Modern dads are a lot more involved in all aspects of childcare than dads of previous generations, and a new study shows that this change is a lot more important for kids’ development than we previously thought.
To gauge the impact of dads providing care to newborns, infants, and toddlers, researchers in Japan examined data collected from 28,050 children for the Japan Environment and Children’s Study to examine developmental outcomes for children in relation to the amount of paternal care they received as infants.
In Japan, where the study was based, the distinction between childcare gender roles and the division of labor is especially stark. For generations, men were expected to commit fully to their careers. Not only were they not involved in childrearing, but in most cases, they weren’t even home for a majority of the day, leaving all the child care and home-related tasks to women. In recent decades, like in other developed countries, there has been a shift in Japan, and men are contributing more at home while women are entering the workforce more often than in previous generations. According to the study authors, the “Japan is witnessing a paradigm shift in its parenting culture. Fathers are increasingly getting involved in childcare-related parental activities.”
“In developed countries, the time fathers spend on childcare has increased steadily in recent decades. However, studies on the relationship between paternal care and child outcomes remain scarce. In this study, we examined the association between paternal involvement in childcare and children’s developmental outcomes,” Dr. Tsuguhiko Kato from the National Center for Child Health and Development and Doshisha University Center for Baby Science said in a statement for the study.
Dr. Kato and his team designed a points system based on the fathers’ involvement in everyday childcare tasks when infants were 6 months old, including bedtime duties, diaper changes, bathing, helping children get dressed, and more. Fathers who never offered to help with a specific duty were given a score of zero for that task, while fathers who always performed a certain task received a score of four, with those who sometimes did a task receiving a score between those numbers. The team also analyzed maternal stress levels related to parenting duties and childcare. Scores were tallied and compared to levels of developmental delay as diagnosed by the Ages and Stages questionnaire when children were 3 years old.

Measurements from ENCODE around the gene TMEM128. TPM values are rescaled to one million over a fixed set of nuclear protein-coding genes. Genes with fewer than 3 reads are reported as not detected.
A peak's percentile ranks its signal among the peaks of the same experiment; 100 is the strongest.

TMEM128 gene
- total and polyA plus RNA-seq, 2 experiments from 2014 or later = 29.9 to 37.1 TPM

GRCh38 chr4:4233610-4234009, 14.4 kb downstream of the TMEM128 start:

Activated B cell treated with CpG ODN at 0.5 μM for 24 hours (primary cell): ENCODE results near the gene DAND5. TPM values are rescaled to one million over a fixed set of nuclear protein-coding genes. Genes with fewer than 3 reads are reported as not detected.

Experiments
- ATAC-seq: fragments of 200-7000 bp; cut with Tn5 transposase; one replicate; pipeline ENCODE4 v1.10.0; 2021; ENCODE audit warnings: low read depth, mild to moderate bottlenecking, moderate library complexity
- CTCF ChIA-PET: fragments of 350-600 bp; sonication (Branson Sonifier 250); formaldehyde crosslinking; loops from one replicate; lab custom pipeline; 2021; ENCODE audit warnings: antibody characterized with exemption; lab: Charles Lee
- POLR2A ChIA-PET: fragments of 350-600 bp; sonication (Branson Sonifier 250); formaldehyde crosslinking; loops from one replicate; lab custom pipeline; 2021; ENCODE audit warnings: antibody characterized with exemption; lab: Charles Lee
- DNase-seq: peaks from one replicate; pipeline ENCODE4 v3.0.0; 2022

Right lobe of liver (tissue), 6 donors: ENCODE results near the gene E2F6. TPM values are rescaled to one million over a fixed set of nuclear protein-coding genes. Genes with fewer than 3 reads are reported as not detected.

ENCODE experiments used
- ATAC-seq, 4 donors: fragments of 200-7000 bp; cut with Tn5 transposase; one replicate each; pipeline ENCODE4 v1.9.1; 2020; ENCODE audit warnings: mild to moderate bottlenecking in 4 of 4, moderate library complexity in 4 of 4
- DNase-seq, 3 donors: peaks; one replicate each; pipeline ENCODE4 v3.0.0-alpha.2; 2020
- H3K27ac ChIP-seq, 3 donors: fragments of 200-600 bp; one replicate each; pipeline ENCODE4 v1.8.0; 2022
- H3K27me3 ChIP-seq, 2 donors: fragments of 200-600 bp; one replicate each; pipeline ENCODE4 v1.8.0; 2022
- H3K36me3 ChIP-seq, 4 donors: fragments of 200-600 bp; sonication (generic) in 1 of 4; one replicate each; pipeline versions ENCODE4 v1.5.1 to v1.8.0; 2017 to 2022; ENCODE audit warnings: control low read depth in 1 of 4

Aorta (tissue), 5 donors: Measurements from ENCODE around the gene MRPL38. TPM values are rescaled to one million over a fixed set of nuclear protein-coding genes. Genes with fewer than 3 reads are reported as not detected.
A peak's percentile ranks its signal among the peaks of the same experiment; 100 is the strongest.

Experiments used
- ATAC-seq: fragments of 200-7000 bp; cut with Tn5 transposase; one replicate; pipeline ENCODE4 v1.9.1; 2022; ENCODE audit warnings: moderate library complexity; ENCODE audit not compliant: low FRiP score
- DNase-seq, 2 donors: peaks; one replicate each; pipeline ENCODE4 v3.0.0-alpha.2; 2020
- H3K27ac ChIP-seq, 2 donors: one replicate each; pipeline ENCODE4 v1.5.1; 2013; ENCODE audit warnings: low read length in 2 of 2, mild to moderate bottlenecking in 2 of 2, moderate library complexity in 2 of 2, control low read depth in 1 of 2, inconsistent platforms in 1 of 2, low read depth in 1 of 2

The researchers found that children with highly involved fathers were less likely to develop gross-motor, fine-motor, problem-solving, and personal-social delays than children with less involved fathers. They also observed that maternal stress was significantly decreased when fathers were more involved in childcare.
“Our research findings indicate that increased paternal engagement in childcare could yield advantages for both children and mothers alike,” Dr. Kato said.
The study was limited to only first-born children, and all paternal involvement was self-reported, leaving room for error. More research is needed to determine if these results are repeatable across demographics and cultures.
The study adds to previous research, like numerous studies done by Richard Petts, a sociologist specializing in paid parental leave research. He found that dads who take time off when their baby is born are more attached to their child, more in tune with their partner, and are better co-parents.
Other research finds that kids with close relationships with their dads have better outcomes. The benefit of having an engaged dad — kids are more likely to get high-paying jobs, more likely to avoid high-risk behaviors, and less likely to develop psychological problems later on — is called “the father effect.” Studies have also found that dads are incredibly important to infants and toddlers in particular; children benefit when dads are involved in everyday tasks.
In other words, the “father effect” is real, and it has a major impact on kids.